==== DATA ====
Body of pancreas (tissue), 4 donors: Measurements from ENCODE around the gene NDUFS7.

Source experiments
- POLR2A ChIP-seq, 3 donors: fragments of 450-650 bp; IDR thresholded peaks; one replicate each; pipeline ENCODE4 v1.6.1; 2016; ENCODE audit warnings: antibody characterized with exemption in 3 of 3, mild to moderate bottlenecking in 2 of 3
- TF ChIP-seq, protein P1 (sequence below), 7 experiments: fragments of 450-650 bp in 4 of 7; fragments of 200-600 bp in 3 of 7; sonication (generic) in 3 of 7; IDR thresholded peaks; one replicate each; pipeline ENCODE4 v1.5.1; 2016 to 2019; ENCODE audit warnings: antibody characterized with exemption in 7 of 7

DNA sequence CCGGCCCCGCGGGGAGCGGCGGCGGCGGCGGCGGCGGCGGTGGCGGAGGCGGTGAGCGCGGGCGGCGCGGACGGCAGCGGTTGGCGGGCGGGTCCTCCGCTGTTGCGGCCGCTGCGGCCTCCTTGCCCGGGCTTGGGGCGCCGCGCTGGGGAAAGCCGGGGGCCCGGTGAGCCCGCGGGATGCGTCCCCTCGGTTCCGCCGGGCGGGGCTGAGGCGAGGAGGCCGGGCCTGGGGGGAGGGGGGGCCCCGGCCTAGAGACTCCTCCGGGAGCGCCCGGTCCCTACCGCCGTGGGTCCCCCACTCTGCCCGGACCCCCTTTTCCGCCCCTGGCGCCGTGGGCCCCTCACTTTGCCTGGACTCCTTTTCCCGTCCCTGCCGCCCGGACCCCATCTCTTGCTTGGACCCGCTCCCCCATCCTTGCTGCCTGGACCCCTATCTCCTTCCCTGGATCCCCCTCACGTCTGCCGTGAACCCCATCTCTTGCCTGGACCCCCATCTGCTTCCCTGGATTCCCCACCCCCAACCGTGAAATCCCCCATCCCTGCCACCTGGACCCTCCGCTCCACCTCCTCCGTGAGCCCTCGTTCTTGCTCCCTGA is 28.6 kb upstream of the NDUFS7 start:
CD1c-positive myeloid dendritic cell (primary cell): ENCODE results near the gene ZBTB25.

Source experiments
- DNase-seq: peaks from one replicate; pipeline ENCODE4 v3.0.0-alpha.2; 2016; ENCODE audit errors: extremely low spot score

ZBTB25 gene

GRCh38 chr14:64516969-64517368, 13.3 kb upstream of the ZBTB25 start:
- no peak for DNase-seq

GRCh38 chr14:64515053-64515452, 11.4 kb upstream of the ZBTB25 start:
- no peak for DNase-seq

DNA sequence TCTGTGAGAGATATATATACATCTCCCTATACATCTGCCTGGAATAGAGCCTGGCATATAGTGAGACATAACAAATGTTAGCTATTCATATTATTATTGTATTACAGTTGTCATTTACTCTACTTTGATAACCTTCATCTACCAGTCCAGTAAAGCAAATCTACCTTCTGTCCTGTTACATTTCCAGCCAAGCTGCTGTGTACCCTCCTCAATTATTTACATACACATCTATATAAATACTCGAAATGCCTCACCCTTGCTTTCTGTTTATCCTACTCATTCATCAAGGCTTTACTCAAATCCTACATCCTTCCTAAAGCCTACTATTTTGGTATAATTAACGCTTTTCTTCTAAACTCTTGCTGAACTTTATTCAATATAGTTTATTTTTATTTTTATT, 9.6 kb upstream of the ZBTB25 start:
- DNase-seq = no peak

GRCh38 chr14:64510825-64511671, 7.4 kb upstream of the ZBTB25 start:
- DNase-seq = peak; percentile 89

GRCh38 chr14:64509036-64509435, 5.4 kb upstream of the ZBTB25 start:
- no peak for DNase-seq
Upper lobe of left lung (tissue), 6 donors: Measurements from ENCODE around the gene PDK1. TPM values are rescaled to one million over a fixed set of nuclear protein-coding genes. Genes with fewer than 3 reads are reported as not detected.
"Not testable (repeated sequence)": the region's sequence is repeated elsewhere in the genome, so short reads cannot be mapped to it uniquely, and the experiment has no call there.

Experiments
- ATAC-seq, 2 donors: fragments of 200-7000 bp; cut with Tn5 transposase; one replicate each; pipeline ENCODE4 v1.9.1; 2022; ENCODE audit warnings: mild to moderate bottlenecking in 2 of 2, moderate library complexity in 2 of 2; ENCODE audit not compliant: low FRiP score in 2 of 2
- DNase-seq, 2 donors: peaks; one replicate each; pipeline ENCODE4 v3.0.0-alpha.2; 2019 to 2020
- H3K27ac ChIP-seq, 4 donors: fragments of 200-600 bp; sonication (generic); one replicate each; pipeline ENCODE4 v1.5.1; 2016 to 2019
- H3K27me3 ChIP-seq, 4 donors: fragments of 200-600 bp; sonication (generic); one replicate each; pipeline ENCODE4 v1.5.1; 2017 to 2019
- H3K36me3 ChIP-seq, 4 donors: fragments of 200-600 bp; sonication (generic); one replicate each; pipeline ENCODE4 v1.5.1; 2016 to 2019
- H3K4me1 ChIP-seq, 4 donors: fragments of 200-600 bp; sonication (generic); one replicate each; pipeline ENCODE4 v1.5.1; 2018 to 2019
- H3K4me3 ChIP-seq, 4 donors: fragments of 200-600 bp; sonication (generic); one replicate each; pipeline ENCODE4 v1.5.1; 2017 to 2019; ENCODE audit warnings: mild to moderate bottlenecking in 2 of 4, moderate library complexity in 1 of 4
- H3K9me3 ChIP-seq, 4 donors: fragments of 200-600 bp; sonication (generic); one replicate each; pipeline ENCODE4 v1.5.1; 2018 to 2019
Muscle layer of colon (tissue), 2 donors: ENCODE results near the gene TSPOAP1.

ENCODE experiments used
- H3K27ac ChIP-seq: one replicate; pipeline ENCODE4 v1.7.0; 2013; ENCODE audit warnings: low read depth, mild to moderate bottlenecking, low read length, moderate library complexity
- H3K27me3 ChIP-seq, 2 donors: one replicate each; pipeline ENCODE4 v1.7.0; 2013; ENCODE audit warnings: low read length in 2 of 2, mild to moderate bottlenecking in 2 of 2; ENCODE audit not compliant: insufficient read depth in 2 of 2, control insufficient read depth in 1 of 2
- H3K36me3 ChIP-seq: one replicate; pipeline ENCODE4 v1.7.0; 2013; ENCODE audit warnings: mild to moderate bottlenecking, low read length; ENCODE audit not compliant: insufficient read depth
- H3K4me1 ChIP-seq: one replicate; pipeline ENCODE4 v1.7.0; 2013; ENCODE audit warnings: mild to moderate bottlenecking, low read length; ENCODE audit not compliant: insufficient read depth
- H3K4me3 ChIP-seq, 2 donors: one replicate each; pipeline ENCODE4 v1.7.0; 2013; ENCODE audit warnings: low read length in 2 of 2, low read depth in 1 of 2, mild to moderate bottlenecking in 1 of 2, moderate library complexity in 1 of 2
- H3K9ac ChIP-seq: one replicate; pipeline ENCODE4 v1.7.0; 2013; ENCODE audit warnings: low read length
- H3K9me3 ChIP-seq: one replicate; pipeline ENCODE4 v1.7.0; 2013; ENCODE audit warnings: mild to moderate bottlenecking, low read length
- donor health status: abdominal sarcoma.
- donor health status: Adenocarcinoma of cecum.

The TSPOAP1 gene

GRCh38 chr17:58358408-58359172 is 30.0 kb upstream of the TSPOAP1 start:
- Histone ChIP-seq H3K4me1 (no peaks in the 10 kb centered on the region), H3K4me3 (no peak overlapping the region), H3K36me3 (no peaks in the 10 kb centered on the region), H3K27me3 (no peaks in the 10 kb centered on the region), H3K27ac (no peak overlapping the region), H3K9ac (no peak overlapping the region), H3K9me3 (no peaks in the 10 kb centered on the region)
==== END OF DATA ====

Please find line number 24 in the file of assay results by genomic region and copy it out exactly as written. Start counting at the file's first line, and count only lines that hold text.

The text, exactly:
- DNase-seq, 2 donors: peaks; one replicate each; pipeline ENCODE4 v3.0.0-alpha.2; 2019 to 2020